How to rebuild public support for military strength

WHEN the unified NATO command at SHAPE in Europe was established in early 1951 under Gen. Dwight D. Eisenhower, the armed forces of the NATO countries had been permitted to deteriorate deplorably. Therefore, one of Eisenhower's most important initial tasks was to encourage the NATO nations to devote more resources to the improvement of their armed forces. To this end he invited both heads of government and parliamentary delegations to visit SHAPE frequently for briefings. While pointing out to them the essential steps that had to be taken so that NATO forces would constitute a credible military deterrent, he at the same time showed a remarkable understanding, not only of the problems that politicians face in connection with increased military spending, but also of the nonmilitary components that make up overall military and national strength. This made his advocacy of military improvement even more convincing. He used to say to visitors and staff: ``Gentlemen, in a democracy there are four vital and inseparable components in maintaining adequate military strength in peacetime.'' He would then describe them as follows:

The military component: The strength and effectiveness of the armed forces.

The economic component: The state of the economy and its future prospects, which influence, particularly in peacetime, the resources made available to the military.

The political component: The support a government receives from its national legislature for its military program. This depends largely on the final component.

The public component: The degree of understanding of and support by the people for the program itself and the way it is administered in relation to the demands of other important public programs against a limited amount of available resources.

When first elected, President Reagan gained understanding and support for his military buildup, emphasizing quite rightly that the greatest hope for preserving peace, for the present at least, is in a balance of power that would make the risk of global war too costly for a potential aggressor to chance. At the same time and separately, he promised a balanced budget by 1984. Now although the reasons for our military buildup remain the same, public support for it is rapidly waning.

Why? Because the Reagan program concentrated largely on only one of the four essential components -- the military. It failed to understand that initial public support for a program is not an endless commitment. It failed to supervise the program adequately, so that scandals and billions of dollars of waste resulted. It failed to deal with and indeed accentuated the budget deficit problem, for which the public is increasingly recognizing that it will have to pay. In a word it neglected the most important component of all in building and maintaining military strength in peacetime -- the public component, on which congressional support largely depends.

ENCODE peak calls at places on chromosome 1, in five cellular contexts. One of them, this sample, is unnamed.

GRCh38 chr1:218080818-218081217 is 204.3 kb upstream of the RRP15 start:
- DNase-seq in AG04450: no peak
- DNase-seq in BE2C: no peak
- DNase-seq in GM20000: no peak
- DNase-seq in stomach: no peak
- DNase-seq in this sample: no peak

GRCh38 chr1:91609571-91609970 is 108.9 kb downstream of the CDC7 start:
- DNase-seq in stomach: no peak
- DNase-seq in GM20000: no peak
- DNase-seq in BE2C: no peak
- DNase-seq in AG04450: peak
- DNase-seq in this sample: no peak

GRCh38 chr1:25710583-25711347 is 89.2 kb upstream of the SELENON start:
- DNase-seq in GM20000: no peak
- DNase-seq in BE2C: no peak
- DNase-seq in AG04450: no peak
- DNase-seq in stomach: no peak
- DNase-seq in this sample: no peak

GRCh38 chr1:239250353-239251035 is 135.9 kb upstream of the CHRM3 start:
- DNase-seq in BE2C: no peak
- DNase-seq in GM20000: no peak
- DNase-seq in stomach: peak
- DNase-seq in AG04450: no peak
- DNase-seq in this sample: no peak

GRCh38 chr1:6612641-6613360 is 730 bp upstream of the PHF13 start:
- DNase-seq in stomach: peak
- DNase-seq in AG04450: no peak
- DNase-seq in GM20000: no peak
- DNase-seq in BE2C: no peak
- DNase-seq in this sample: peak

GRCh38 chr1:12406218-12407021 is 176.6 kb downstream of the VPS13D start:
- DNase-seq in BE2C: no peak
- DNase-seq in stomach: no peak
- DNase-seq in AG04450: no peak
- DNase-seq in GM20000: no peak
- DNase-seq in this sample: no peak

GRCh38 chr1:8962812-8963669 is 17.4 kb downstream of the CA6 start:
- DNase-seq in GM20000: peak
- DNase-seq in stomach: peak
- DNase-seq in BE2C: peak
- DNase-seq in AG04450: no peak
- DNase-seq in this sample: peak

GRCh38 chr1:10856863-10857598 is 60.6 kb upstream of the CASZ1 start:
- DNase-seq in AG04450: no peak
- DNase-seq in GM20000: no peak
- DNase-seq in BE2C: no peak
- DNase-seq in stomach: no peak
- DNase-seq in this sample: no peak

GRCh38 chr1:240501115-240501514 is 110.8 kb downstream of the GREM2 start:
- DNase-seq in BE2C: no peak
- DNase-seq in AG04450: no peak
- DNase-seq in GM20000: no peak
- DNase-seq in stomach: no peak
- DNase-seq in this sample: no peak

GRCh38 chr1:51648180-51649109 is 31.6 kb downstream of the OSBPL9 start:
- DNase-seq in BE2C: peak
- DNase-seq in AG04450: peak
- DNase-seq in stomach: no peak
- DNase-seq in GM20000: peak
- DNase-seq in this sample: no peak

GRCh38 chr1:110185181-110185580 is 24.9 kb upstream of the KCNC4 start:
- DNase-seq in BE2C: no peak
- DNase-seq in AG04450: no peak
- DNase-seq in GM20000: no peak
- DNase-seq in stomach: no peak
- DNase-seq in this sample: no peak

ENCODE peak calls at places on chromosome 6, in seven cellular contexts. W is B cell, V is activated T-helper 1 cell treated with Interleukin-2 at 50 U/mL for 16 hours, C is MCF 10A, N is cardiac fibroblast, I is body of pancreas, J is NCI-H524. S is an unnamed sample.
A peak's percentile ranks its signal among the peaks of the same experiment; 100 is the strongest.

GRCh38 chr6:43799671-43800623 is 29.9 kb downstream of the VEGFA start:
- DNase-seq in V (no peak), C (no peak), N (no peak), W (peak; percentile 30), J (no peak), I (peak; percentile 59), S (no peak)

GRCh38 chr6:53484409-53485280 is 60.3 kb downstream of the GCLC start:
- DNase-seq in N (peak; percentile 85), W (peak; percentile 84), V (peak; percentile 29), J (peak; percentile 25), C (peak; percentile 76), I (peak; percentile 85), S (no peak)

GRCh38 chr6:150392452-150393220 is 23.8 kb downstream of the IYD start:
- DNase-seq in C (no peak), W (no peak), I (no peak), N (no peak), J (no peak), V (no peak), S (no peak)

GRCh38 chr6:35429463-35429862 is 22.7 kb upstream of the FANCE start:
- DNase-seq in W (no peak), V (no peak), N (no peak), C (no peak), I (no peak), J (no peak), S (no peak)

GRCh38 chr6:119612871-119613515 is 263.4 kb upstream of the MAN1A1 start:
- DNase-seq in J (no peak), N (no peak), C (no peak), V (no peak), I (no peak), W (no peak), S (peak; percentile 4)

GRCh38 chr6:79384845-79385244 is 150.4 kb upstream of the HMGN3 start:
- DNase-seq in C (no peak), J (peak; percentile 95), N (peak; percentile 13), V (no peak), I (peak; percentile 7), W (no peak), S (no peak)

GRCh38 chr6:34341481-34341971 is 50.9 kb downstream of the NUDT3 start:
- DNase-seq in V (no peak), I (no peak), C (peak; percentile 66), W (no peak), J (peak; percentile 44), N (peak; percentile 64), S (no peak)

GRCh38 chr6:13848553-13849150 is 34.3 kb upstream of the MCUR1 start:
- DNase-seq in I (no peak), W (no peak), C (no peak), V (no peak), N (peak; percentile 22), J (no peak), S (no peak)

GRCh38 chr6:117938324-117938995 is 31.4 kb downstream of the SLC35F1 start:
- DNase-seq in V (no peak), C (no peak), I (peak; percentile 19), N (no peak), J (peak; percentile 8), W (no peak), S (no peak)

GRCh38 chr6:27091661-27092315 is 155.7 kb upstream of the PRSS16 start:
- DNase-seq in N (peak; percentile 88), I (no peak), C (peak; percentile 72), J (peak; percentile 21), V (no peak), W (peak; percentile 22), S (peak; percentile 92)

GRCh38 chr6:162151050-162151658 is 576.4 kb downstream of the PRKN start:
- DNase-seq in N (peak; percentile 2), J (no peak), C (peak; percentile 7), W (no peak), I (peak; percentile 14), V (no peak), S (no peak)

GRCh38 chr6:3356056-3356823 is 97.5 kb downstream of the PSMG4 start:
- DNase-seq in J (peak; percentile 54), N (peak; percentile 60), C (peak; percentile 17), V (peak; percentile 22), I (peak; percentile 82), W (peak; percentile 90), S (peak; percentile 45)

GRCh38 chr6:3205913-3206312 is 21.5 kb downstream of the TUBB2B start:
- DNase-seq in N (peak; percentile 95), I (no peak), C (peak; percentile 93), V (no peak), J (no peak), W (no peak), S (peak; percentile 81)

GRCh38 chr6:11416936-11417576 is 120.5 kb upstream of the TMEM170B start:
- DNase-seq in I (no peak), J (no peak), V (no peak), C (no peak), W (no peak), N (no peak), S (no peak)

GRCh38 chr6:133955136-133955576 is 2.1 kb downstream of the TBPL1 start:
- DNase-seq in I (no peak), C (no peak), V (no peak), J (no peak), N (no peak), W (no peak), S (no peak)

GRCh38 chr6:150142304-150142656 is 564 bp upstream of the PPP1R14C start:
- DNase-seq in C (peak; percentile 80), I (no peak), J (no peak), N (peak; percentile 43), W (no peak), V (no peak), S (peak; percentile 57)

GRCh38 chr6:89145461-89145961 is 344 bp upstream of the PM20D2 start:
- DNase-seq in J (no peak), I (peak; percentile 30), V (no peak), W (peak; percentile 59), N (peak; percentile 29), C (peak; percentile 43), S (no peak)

Is it too late to reverse the eroding public support? The answer is ``no'' if the administration addresses all the public's concerns connected with the military buildup. The announcement that a bipartisan presidential commission will be appointed to review Pentagon procurement policies is a welcome if long overdue step -- but only one step -- in the right direction. For it would be wishful thinking to believe that such a commission alone can deal with the multiple aspects of the military procurement problem if its examination is strictly limited to Pentagon procurement policies. The Joint Chiefs of Staff's flawed decisionmaking process for procurement should also be examined and corrected. The ``revolving door'' through which military officers working on procurement pass to become employees of the very contractors with whom they negotiated must be changed.

Finally, people must see that the administration is giving highest priority to the reduction and, one hopes, eventual elimination of the huge budget deficits, for which they recognize that they and their children will eventually have to pay long after those who are responsible for them have passed to an easy and pleasurable retirement.

Douglas MacArthur II, a retired career ambassador, is a lecturer and consultant on international affairs who served as political adviser to General Eisenhower at SHAPE.

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